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Aircrew conditioning programme aids pilots in their fight against high G forces.

In 2011, a devastating fatal crash by pilot Jon Egging, brought the incapacitating effects of G-force into public consciousness.

Flight lieutenant Egging, an experienced Red Arrows pilot flying as part of the RAF’s aerobatic team at Bournemouth Air Festival, crashed into a field following a display. The subsequent inquest found he may have suffered ‘almost loss of consciousness’, known as A-LOC, because of the high acceleration (G) forces he experienced. This meant he had a temporary incapacitation, which caused him to lose control of his aircraft.

This tragic event brought home the seriousness of the immediate effects of experiencing high G-forces. In 2017 a survey conducted by King’s and the Royal Air Force Centre of Aviation Medicine found 14.8% of those aircrew surveyed reported at least one episode of the more-severe G-induced loss of consciousness (G-LOC) and 32.2% reported at least one episode of A-LOC. In addition to loss of consciousness long term repeated exposure to high-G can lead to serious neck pain and injury

Researchers at the Centre for Human & Applied Physiological Sciences at King’s, in close partnership with the RAF Centre of Aviation Medicine, and Squadron Leader Ellen Slungaard, designed an innovative and novel Aircrew Conditioning Programme (ACP) to target the specific needs of aircrew.

The physical challenges experienced by aircrew when flying fast jets are considerable and fatiguing. These challenges remain as high as ever, with technically more advanced aircraft, such as the Eurofighter Typhoon and F35B-Lightning capable of sustaining higher G for longer. The work done has resulted in the design, and successful testing under high-G conditions, of a bespoke physical conditioning programme targeted at the unique physical needs of aircrew.– Professor Stephen Harridge, Head of Department at the Centre for Human & Applied Physiological Sciences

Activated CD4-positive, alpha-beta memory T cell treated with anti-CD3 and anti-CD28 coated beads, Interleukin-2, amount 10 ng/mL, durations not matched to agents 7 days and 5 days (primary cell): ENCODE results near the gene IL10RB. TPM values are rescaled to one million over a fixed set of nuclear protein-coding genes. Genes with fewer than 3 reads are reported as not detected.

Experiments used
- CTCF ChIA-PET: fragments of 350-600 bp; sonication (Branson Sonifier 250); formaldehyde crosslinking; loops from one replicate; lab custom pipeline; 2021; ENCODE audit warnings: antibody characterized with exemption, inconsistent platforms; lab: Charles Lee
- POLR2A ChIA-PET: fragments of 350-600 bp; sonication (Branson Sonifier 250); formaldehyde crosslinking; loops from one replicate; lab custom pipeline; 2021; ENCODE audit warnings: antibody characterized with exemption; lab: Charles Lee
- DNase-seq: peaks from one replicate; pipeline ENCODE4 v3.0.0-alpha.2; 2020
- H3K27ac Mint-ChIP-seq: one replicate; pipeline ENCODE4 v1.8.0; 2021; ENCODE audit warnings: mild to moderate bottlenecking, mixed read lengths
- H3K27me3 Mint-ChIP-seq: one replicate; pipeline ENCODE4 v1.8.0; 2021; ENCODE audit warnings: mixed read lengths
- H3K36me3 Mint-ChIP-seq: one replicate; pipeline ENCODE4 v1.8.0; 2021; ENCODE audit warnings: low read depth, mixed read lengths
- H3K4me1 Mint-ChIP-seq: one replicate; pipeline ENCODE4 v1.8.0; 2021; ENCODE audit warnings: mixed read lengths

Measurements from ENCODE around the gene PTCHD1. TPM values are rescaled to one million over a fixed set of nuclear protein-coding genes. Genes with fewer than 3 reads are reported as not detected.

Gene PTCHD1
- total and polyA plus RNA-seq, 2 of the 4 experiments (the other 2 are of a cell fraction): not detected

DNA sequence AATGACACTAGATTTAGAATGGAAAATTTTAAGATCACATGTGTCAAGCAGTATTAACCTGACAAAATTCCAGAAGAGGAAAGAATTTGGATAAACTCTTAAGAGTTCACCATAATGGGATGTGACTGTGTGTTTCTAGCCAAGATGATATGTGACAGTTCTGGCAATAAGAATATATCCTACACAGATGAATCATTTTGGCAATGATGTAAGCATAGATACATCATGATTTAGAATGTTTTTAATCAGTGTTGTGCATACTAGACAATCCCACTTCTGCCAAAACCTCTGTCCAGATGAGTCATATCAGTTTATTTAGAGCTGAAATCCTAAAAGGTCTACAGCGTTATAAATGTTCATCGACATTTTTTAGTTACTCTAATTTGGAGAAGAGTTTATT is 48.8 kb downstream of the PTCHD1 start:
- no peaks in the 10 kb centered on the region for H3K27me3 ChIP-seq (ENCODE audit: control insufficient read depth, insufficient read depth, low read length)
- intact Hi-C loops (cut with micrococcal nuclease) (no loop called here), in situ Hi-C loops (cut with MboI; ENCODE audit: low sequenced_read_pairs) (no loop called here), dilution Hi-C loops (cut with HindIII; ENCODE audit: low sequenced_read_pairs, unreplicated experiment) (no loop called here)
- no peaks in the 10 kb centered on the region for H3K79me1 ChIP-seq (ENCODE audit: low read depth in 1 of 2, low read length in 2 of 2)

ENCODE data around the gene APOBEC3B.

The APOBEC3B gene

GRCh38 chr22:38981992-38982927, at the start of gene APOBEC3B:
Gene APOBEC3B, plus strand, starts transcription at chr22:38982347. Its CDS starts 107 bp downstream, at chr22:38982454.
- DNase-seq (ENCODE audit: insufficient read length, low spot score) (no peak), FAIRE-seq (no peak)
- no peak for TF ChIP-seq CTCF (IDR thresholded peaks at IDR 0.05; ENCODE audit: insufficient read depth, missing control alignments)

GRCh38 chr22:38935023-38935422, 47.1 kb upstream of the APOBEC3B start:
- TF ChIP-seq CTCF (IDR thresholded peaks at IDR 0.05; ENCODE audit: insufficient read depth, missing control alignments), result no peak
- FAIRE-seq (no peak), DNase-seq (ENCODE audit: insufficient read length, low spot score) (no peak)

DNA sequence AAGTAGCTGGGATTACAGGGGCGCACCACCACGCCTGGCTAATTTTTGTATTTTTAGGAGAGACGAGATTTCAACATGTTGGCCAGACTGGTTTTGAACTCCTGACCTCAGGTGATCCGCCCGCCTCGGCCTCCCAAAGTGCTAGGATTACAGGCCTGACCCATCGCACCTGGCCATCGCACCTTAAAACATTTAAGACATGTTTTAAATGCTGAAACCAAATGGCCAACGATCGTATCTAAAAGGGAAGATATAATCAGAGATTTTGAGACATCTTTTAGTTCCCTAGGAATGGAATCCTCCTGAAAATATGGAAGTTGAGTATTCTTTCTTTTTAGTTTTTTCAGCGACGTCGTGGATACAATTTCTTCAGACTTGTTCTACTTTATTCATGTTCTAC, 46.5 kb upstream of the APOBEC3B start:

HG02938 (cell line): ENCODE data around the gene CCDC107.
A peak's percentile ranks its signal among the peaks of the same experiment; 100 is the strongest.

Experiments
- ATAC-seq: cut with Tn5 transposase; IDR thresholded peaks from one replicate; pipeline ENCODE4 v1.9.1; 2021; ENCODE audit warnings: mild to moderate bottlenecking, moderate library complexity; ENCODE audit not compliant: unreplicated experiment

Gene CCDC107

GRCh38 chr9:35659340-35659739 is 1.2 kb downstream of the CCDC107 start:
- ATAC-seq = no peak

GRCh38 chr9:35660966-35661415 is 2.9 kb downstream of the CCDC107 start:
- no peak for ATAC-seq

The programme sought to improve the strength of multiple muscle groups throughout the body. It targeted the leg and abdominal muscles to help improve how pilots perform the anti-G straining manoeuvrer, a technique used by pilots to be able to tolerate higher G-forces. The head and neck muscles are strengthened to reduce the risk of neck injury from acceleration. The programme also targeted aerobic fitness and flexibility, as well as motor control of the neck and upper torso. Such a structured conditioning programme did not exist for aircrew within the RAF.

The ACP was tested in a 12-week controlled trial which determined how it influenced different aspects of G-tolerance in 36 serving RAF and Royal Navy air crew. The study found the ACP could reduce the physiological strain associated with G-force and improved the ability to tolerate repeated Gz exposure.

This trial was essential as prior research had found conflicting information about whether physical conditioning could enhance or worsen G-tolerance.

As a result of this work, the ACP was introduced as policy by the RAF in 2017 as an essential part of training. 

Dr Ross Pollock, Lecturer in Aerospace Physiology said: “Not only has this research directly supported and improved the performance of our aircrew it has now also been taken up by the Army and the Royal Navy to benefit all our Services. The global reach of the research has also been highlighted by the ACP being adopted by some of our international allies. This work reinforces the importance of the real-world application of research and the benefits that can stem form academia collaborating with industry, Government and military to enable translational research.”

In this story

Stephen Harridge

Stephen Harridge

Professor of Human & Applied Physiology

Ross  Pollock

Ross Pollock

Lecturer in Aerospace Physiology